Vale Google Reader; Hullo Tiny Tiny RSS

With a month to go until one of my favourite Google services is rendered for glue, I’ve been inspired to hunt for a replacement!

The inspiration came in the form of a reminder about all of my treasured Google Buzz content, and how I might want to back it up before it died. I don’t want to, of course, but it did remind me that Google were killing Reader because they are utter bastards.

Sure, I could switch over to feedly or pay for feedbin or something like that, but I do have a bit of a penchant for rolling my own when it comes to web services. And I do pay for this VPS every month.

Upon poking around, I found an open source web-based RSS reader – Tiny Tiny RSS. Developed since 2005 by a deeply sarcastic Russian, and all full of tasty AJAX, I thought it might foot the bill.

So, install it I did! A little wrestle with PostgreSQL later, an import of my feeds from Reader, and the addition of a Fever API emulator plugin then – voila! A fully featured, super quick, can’t-take-it-away-from-me-capricious-online-provider type application, syncing with Reeder on my phone. And what’s more, an hour or so of my time debugging the Fever API emulator has fixed its compatibility with Postgres.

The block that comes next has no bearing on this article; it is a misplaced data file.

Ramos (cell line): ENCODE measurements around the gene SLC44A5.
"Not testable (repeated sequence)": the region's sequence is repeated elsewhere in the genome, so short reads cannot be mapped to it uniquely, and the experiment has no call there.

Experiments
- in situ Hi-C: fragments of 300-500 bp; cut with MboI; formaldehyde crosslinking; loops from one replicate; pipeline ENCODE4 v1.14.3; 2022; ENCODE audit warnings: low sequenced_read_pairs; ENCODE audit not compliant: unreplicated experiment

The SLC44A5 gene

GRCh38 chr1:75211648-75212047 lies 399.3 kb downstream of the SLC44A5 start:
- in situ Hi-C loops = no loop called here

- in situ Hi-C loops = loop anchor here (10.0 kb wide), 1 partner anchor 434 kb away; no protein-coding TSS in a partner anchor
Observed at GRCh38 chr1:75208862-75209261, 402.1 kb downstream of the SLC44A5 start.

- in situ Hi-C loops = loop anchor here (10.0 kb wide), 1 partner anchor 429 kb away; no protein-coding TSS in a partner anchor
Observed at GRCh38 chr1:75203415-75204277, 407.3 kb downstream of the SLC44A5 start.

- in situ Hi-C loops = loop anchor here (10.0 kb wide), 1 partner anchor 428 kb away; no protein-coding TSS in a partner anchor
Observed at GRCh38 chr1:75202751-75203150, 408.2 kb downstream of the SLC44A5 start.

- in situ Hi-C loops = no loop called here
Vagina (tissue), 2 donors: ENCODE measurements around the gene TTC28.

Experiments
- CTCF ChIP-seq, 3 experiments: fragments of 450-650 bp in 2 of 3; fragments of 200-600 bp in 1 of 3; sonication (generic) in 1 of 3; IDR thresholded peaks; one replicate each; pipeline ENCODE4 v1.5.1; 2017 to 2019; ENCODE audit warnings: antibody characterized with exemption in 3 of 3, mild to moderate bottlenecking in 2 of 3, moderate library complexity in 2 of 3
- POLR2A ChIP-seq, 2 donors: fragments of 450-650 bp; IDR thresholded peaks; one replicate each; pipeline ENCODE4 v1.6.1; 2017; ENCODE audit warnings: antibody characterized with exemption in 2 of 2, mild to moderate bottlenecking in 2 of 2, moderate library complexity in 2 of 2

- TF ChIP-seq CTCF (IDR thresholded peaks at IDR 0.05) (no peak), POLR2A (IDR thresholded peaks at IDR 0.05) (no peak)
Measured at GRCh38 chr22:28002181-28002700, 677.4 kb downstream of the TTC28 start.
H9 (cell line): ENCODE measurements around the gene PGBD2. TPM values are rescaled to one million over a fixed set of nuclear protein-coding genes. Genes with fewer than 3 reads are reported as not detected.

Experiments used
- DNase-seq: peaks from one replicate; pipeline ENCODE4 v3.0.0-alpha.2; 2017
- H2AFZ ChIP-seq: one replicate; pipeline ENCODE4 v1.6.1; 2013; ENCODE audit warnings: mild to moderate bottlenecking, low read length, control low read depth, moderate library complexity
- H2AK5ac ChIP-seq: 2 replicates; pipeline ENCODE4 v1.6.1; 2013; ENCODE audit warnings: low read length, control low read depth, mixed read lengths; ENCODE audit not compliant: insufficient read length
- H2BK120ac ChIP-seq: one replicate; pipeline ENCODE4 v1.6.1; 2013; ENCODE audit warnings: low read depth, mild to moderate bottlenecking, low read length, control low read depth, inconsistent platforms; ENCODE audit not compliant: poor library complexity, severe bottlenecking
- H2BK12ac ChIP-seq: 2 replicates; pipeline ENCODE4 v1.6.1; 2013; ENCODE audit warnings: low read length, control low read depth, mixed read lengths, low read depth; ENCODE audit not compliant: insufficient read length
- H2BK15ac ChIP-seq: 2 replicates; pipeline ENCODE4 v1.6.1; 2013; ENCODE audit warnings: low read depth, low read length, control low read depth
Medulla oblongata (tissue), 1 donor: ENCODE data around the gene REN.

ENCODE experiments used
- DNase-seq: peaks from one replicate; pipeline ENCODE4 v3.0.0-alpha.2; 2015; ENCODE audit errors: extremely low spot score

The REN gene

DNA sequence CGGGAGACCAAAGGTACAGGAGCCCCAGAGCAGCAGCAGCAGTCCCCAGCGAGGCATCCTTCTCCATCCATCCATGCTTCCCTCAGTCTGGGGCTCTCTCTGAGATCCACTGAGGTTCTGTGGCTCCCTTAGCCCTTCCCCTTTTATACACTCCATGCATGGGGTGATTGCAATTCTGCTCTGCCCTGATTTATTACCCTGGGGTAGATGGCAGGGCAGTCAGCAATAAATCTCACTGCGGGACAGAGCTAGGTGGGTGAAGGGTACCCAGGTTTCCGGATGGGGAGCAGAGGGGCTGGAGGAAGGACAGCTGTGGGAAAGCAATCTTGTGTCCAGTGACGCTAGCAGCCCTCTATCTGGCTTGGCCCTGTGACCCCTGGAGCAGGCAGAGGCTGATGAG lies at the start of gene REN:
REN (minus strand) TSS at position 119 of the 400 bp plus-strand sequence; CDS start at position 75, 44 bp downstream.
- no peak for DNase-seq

Look! Ain’t it pretty?

Tiny Tiny RSS

Anyway, yes, very geeky but I’m pretty pleased.

Good old creepy Facebook

Sure, I was only cursing them out 5 months ago, but having undergone Facebook Re-education I now love big brother.

Actually, I’m kind of torn by the Facebook Connect stuff that’s popping up all over the web (including just to your right over there). On one hand, hooray for sharing stuff with everyone. On the other hand, It’s really weird seeing my face pop up when I visit random websites.

And I’m just not so sure about the fact that ol’ Zuck the sociopath seems to have hoovered up control of a gigantic slice of social interaction on the Internet. I’d love to see people diversifying a bit – maybe getting on Twitter for the chatty type stuff, Flickr for photos, I dunno. But it’s so convenient to have it all in one place. Most of all, it’s so convenient to only need to maintain one set of connections with people.

It’s the most powerful asset that Facebook has – your friend list. Just try exporting it. The Facebook police will be round at your house with rubber hose and phonebooks in no time.